WFM software should provide:

  • A single source of truth for HR data.
  • Transparency into costs and other critical workforce metrics.
  • Automated schedule generation that pulls in workers’ preferences and their real-time data, such as time off.
  • Streamlined schedule creation—freeing up time for frontline managers to focus on coaching their teams and serving their customers.
  • A simple, inviting user experience so workers can easily complete HR-related and other administrative tasks.

Workday’s WFM tools also meet workers where they work rather than requiring them to log in and out of separate systems. Workday extends into natural workspaces such as Microsoft Teams, allowing workers to take quick actions, such as taking time off or checking in and out, within the natural flow of their everyday work.

What Is Workforce Management in 2023?

Amid the headwinds of constant change, employers have to invest in attracting, retaining, and developing their most valuable resource: their workforce. WFM in 2023 cannot simply treat workers as data points on a hiring, scheduling, or expense spreadsheet. A system that merely slots workers into a calendar may have been sufficient at one time—but not anymore. Today’s employers need more complex WFM techniques and systems that understand and characterize people according to their skills, preferences, experiences, and needs.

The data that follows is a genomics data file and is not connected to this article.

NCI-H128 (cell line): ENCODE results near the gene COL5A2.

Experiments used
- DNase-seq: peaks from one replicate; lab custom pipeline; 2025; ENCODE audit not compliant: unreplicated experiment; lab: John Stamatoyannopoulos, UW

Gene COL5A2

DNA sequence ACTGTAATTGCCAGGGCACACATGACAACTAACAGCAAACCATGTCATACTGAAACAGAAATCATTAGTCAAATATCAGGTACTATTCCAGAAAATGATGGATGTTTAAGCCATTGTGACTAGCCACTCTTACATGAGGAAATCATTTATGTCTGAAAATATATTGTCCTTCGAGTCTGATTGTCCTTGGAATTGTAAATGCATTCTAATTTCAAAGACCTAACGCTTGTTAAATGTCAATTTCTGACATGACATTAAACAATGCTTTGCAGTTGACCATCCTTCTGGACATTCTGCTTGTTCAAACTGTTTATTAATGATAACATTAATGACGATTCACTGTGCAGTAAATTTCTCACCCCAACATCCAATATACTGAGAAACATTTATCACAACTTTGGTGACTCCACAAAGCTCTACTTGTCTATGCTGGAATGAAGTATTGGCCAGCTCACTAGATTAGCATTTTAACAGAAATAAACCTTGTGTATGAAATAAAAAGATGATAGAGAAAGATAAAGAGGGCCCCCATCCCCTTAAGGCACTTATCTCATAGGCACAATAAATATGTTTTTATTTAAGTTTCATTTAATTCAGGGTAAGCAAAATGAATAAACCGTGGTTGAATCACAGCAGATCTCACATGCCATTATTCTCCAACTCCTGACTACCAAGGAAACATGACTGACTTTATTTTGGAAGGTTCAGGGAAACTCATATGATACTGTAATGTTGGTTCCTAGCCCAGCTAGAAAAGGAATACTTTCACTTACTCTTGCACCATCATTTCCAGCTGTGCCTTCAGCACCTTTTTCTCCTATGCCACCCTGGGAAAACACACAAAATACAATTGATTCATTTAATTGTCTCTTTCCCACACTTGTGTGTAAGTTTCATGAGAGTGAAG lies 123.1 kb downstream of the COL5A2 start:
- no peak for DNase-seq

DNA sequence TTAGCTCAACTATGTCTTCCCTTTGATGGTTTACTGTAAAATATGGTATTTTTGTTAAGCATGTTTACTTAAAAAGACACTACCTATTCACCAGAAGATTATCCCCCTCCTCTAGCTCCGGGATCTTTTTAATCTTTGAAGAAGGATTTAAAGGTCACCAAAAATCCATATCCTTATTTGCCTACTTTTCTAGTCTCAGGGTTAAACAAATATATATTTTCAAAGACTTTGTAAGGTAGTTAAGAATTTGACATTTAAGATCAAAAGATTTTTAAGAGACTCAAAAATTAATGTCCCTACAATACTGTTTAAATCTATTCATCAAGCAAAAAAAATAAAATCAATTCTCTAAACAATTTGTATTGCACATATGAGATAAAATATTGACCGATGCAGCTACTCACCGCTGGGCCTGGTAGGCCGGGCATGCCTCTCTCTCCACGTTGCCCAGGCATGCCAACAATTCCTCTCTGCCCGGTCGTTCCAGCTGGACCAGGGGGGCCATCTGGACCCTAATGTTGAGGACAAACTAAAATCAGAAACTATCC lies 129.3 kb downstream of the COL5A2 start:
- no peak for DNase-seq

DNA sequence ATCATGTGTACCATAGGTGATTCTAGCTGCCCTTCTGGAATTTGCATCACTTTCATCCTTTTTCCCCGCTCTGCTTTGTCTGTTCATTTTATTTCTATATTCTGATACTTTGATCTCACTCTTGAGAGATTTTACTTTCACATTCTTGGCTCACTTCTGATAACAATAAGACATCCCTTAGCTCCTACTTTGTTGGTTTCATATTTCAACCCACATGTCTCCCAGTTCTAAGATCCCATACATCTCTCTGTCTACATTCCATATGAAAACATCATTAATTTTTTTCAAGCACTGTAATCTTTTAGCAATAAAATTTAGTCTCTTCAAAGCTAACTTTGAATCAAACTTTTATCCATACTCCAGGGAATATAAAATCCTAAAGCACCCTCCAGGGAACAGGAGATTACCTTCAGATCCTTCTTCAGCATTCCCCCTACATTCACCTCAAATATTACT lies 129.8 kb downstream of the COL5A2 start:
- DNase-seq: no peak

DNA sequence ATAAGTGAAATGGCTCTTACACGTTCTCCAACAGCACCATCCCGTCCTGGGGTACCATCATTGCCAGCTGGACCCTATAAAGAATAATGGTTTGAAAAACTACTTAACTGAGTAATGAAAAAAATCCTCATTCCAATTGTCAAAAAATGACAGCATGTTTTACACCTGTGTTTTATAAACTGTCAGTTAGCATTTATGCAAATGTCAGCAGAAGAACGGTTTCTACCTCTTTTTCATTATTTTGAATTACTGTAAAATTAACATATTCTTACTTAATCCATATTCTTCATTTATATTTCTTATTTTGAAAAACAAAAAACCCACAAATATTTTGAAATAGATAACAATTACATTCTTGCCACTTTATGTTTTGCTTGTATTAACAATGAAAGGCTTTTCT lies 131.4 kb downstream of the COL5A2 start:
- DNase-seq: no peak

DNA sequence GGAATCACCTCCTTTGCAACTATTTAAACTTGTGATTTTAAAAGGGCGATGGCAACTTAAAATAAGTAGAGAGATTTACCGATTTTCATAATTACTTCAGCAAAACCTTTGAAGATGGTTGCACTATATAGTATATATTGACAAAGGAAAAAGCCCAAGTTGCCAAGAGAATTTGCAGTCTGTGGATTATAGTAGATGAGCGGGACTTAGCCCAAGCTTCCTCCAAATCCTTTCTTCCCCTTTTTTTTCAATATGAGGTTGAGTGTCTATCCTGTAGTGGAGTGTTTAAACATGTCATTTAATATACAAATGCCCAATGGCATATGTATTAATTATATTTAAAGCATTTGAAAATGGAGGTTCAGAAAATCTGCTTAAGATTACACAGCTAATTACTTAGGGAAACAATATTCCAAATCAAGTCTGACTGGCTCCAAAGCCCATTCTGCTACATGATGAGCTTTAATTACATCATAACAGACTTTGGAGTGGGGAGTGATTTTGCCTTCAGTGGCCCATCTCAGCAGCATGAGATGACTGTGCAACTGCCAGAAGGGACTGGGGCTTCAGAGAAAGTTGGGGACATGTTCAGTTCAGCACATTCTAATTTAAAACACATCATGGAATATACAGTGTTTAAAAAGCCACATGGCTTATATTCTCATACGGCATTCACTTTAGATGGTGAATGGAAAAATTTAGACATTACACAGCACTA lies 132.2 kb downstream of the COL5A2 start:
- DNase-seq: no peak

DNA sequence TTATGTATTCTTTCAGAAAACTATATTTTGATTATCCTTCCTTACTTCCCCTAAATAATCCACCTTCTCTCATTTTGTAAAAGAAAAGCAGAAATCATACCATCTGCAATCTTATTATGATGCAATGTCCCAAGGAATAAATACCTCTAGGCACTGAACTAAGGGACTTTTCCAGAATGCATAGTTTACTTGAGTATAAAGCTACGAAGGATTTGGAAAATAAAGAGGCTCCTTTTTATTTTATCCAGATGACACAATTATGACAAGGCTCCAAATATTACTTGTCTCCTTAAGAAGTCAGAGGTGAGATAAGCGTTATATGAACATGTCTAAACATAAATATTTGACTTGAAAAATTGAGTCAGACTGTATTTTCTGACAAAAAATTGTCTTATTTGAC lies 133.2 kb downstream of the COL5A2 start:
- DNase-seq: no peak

Organizations can no longer rely on outdated WFM systems that offer little insight into people’s skills. Instead, they need software that enables their workforce to respond nimbly and embrace evolution. In other words, they need workforce optimization, meaning a broader platform that includes the power of WFM with other HR functions, such as benefits, recruiting, and talent.

As a strategy, workforce optimization infuses skills into the WFM process, combining the efficiency of automated WFM with the flexibility of a skills-based talent approach. It integrates WFM applications with HR and operations processes such as talent management, recruiting, benefits, compensation, skills management, employee experience, and planning and analytics. 

WFM software that manages time, schedules, absences, and pay can no longer be seen as simply nice-to-have tools that help the business conduct its operations. They are now necessary touchpoints between employers and workers, enabling people to manage and optimize their own work lives while driving business success.

Learn more about combining the power of Workday HCM with essential workforce management solutions to optimize the full value of your workforce, boost productivity, and engage and retain talent.